Little Silver
A Simple 25' 6" V-Bottom Cruiser
By William Atkin
A Simplified Cruiser
If you will turn back a matter of nearly eight years to the issue of June, 1924 (MoToR BoatinG, of course) you will find plans of a little motor cruiser named Periwinkl. Many boats have been built from these plans. One swings on a mooring here at Huntington. One is owned by a man at Panama. One hails from Jacksonville, Fla. And there are others. Somehow Periwinkl caught the fancy of the boating fraternity. Perhaps because she is a simple type, quite without the usual frills and what-nots with which so many small motor cruisers are cluttered. And so I thought I would design another like her for MoToR BoatinG; but bigger and better and simpler. She has been named Little Silver.

Little Silver is 25 feet 6 inches long; 24 feet on the water line; 7 feet 6 inches in breadth; and of 2 feet draft. Not too big for amateur constructors; nor too expensive for professional builders. Fact of the matter is I have kept before me the idea that cost of building must be kept down to the minimum. There is nothing in the specifications of an expensive nature; the woods are of the simpler kinds, the hardware galvanized iron throughout, and all expensive fittings eliminated. If you will build Little Silver exactly as shown in the plans, without adding or leaving out the simple features I have gone to great pains to incorporate in her plans, the little boat will be a great success. I am asking you not to erect a high and unsightly cockpit shelter, nor a bird cage standing top, nor an automobile type steering wheel, nor any of the gadgets that increase the work of caring for a boat, and, I think, decrease the fun of owning one.

The mast and sail are the only items that can be dispensed with. However, you will be astounded how well the boat will sail before a favoring breeze, and how much gasoline will be saved while sailing. In rough water the motions of your ship will be easy and comfortable if you carry a bit of sail. It is largely for this reason that so many small fishing motor boats carry a mast and sail. And you cannot go wrong following the practice of men who earn their living harvesting the sea.

Little Silver was designed for a crew of two. And if you will look at her cabin plans you will find that there is an abundance of room for living aboard for an indefinite time. The two bunks are ample for comfortable sleeping; then there is a tremendous stowage space forward; a water tank of 22 gallon capacity; stove; ice box; lockers; everything needed for cruising. The headroom is all that should be expected in a small cruiser. It is the greatest of mistakes to attempt to get full standing headroom in any shoal draft motor boat under 30 feet long; even in this size your boat will look high sided and high housed -- and will be. The cabin of Little Silver is a chummy little place, snug and shippy and carrying an atmosphere of the sea, rather than that of a house ashore.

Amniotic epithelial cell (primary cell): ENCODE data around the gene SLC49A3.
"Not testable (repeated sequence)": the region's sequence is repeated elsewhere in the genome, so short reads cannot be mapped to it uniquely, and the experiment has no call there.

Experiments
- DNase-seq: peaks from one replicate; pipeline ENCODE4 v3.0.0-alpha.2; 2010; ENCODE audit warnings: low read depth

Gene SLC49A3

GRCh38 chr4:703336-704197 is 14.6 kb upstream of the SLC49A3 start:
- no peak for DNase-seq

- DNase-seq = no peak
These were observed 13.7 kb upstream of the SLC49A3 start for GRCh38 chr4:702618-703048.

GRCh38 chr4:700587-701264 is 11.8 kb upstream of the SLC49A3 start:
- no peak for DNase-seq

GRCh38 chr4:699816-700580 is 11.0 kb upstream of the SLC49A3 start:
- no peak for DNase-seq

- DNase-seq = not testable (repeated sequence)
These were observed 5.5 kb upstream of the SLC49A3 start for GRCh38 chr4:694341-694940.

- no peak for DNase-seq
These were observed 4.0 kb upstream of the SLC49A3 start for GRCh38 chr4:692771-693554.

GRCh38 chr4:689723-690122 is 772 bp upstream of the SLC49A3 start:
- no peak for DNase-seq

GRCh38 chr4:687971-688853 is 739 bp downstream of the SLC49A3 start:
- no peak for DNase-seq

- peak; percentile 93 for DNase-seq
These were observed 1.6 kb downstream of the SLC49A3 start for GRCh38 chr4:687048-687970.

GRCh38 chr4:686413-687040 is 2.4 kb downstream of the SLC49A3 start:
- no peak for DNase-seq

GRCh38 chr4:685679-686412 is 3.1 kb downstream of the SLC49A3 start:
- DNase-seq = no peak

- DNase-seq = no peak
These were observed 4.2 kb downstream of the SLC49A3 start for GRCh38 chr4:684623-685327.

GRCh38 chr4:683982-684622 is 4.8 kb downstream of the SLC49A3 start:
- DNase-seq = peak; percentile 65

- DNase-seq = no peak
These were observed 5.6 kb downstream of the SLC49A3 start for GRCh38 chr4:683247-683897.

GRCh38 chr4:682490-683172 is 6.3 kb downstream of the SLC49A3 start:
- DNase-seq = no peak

There is plenty of room on deck to move about and a dandy cockpit. The fuel tanks are fitted under the two cockpit seats, and since the cockpit floor runs the full width of the boat and the cockpit sides and ends are watertight any gasoline spilled, while filling, drains overboard through the scupper pipes. Little Silver steers with a tiller. Try a tiller once and you will forego the use of a wheel.

A motor developing approximately 10 h.p. at moderate revolutions is ample for a speed of 8 miles an hour -- and, shipmates, why go faster? The motor tucks in under the bridge deck, is completely out of the way, yet instantly get-at-able. I should not bother with an electric starter, nor with electric lights. These are only something else to get out of order.
Plans for Little Silver are $100




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